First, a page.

Parents can introduce credit cards using a 3-step approach. 1) Start with gift cards. What’s great about gift cards is that you can only spend what you have and nothing more, but you are required to spend in only one place. Nowadays there is the option to get gift cards to use wherever credit cards are accepted. 2) Get a debit card to allow for spending anywhere, keeping within the limits of what is available. A debit card requires an attached bank account to pull funds from, so you will need to set one up if you want children to access their own money. 3) Graduate to the credit card! Only keep the credit card if every statement is paid in full.

Credit cards: Good or Bad?

Only you can decide whether credit cards are good or bad for you. If you can commit to paying off your credit card in full each month, there really is no disadvantage to keeping or getting one. Choose what’s right for you!

Tune in next week to learn about the 401(k) plan. Is it a type of investment? Is it a savings account? Subscribe below to automatically receive weekly lessons in your inbox!

Homework: Know what credit cards are charging you. Become familiar with the costs before getting a credit card, and choose the right one. If you already have a credit card, is it the best one for you?

! LinkedIn Readers: If you would like to continue these weekly lessons, please bookmark or subscribe below! This will be the last post available on LinkedIn.

If you like this lesson and want to see more, please consider a donation on GoFundMe.

Compound Interest

In addition to the seven natural wonders of the world, Albert Einstein believed in an eighth wonder of the world: Compound Interest. What is compound interest? In a nutshell, it’s money making money.

How does one unlock the door to compound interest? Through investing. The easiest way to understand investing is to think of a plant. Start with a seed (investment), and the plant will eventually sprout branches. Some branches will have leaves (interest), but others will sprout new branches, which yield more leaves (more interest). Sure, there may be setbacks, but if your plant thrives, your little seed has grown into something much larger. Imagine if you could do the same with money? You can! That is the power of compound interest. Branches growing more branches.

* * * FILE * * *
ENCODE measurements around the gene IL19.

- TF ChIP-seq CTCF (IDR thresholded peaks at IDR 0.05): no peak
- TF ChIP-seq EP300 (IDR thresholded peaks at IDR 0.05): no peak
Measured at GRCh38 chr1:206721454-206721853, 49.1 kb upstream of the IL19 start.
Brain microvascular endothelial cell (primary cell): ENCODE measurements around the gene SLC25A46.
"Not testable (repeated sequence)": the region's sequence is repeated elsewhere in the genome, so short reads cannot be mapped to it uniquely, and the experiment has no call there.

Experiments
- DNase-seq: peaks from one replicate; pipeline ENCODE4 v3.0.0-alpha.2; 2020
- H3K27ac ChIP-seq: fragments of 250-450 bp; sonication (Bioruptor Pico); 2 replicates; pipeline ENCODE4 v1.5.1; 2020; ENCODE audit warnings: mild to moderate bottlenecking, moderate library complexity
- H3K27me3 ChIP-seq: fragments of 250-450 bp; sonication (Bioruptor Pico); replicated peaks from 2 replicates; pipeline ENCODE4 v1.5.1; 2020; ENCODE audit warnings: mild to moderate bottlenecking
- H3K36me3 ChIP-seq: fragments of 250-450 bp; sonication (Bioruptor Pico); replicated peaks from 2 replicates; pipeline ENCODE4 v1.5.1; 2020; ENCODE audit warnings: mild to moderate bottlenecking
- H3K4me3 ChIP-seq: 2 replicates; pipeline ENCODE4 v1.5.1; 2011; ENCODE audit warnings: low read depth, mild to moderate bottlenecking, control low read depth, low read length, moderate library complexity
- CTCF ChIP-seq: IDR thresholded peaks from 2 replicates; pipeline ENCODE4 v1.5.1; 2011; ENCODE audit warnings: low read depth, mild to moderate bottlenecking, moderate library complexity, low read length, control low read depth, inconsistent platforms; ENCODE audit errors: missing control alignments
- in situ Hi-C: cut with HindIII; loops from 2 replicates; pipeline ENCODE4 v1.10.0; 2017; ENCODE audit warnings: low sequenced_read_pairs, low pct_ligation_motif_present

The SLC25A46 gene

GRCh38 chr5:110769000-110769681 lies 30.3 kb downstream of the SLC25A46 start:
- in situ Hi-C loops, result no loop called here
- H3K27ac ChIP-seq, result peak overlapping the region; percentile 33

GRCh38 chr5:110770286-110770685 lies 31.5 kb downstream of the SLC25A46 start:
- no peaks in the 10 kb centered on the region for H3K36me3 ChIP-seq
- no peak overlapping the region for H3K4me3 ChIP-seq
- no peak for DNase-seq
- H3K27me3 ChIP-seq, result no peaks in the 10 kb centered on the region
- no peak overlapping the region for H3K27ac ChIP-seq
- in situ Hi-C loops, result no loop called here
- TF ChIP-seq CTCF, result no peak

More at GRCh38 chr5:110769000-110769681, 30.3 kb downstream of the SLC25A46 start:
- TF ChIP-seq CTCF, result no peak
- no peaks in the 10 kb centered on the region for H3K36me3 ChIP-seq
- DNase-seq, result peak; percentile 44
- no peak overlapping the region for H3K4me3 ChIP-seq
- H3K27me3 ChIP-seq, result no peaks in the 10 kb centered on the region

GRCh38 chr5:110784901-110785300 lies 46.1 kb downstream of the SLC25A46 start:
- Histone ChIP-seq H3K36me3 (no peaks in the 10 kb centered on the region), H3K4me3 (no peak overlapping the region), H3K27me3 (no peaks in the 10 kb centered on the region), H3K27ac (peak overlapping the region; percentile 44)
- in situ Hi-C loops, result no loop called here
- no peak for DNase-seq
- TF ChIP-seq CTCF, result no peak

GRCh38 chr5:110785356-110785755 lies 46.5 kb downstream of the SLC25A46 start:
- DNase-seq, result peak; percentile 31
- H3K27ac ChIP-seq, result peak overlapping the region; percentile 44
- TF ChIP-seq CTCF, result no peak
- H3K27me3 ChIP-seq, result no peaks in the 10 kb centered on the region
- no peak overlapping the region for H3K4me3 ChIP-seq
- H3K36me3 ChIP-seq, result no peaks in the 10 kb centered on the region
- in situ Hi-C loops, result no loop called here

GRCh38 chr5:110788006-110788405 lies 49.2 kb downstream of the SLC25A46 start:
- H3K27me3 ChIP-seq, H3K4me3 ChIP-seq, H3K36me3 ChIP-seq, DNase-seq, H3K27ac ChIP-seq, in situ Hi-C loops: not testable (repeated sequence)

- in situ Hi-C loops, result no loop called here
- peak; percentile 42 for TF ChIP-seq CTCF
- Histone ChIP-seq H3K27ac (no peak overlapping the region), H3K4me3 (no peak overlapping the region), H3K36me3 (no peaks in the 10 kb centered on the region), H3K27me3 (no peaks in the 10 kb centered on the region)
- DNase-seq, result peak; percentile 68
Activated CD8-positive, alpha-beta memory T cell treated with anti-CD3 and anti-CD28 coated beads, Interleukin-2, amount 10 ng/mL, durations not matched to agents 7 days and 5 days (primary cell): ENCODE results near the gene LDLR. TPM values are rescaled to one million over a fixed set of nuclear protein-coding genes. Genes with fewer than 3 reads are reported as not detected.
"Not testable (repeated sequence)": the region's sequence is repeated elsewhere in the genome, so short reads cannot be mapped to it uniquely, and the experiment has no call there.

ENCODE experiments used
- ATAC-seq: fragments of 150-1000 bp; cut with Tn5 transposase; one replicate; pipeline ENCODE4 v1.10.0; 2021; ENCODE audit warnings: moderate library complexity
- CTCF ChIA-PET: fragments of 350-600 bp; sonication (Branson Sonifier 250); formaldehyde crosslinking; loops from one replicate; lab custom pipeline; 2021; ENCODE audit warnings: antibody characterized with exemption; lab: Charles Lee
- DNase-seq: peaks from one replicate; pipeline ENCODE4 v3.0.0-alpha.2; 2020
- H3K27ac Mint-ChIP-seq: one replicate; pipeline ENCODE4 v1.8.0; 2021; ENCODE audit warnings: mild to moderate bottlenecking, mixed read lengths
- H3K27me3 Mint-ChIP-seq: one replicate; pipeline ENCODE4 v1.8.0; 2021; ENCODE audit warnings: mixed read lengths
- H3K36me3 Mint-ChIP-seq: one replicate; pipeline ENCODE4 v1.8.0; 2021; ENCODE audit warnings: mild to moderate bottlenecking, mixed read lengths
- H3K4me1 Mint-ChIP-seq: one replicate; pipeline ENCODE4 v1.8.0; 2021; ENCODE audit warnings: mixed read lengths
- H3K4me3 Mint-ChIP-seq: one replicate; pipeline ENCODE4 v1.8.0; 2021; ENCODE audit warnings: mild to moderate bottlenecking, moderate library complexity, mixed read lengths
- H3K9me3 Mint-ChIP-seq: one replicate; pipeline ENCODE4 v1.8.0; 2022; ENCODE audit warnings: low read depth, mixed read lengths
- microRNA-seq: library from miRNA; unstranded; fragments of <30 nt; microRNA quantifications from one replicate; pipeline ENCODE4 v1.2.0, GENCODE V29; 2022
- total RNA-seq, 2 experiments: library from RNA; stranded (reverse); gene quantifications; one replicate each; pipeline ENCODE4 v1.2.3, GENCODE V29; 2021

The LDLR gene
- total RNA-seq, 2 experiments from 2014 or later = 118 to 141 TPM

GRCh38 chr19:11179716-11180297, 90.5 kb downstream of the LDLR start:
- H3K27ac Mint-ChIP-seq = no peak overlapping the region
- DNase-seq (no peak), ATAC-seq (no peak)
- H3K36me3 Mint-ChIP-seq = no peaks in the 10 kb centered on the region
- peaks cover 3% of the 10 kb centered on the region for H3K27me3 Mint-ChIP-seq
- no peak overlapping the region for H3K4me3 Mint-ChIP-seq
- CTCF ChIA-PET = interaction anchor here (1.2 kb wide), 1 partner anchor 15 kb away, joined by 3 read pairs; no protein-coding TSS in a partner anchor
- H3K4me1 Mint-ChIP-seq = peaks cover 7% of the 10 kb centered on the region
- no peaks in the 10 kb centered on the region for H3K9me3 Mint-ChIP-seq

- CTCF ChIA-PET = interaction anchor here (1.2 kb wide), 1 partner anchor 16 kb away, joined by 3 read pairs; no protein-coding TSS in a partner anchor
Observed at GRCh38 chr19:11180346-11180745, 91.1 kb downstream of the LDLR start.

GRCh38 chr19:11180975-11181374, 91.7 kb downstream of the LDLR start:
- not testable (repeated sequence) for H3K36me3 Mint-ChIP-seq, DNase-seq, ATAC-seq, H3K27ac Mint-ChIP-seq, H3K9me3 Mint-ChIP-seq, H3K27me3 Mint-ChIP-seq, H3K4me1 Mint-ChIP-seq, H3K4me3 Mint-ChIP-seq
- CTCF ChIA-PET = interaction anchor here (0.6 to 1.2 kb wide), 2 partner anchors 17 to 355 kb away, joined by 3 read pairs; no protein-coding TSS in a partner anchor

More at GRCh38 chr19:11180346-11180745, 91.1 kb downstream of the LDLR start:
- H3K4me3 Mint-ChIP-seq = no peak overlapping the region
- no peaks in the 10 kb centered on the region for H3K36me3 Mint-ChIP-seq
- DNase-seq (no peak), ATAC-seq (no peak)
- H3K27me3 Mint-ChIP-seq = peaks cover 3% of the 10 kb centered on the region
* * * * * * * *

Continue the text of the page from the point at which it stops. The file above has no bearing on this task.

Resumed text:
Time plays an important factor in investing. Just like plants need time to grow, your money needs time to grow interest and then more time for that interest to compound into more interest. The earlier you invest, the more your money can grow on its own. To calculate what time can do for your money, use the Rule of 72.

Rule of 72: Divide 72 by the (%) interest rate you earn, and the answer is how many years it will take for your initial investment to double. For example, if you earn 8% interest on a $1,000 investment, 72 divided by 8 equals 9. Without adding any more money, that $1,000 investment will double to $2,000 in 9 years.

When it comes to investing, your choices vary widely, but they boil down to a few basic types.


Believe it or not, cash is a type of investment because it has the potential to earn interest. Some common cash investments are money market accounts or certificates of deposit (CD). Although cash tends to be the least likely investment to lose money, it does not typically yield a lot of interest. But for short-term needs, also known as liquidity, this is a good choice to earn a little bit along the way.


Have you ever borrowed money and needed to pay interest when you returned the money? When you invest in a bond, you are loaning your money to others, and after some time, they pay back your initial loan with interest. There are many types of bonds you can invest in, so the interest rates and chances of getting your money back fluctuate depending on who you are loaning the money to.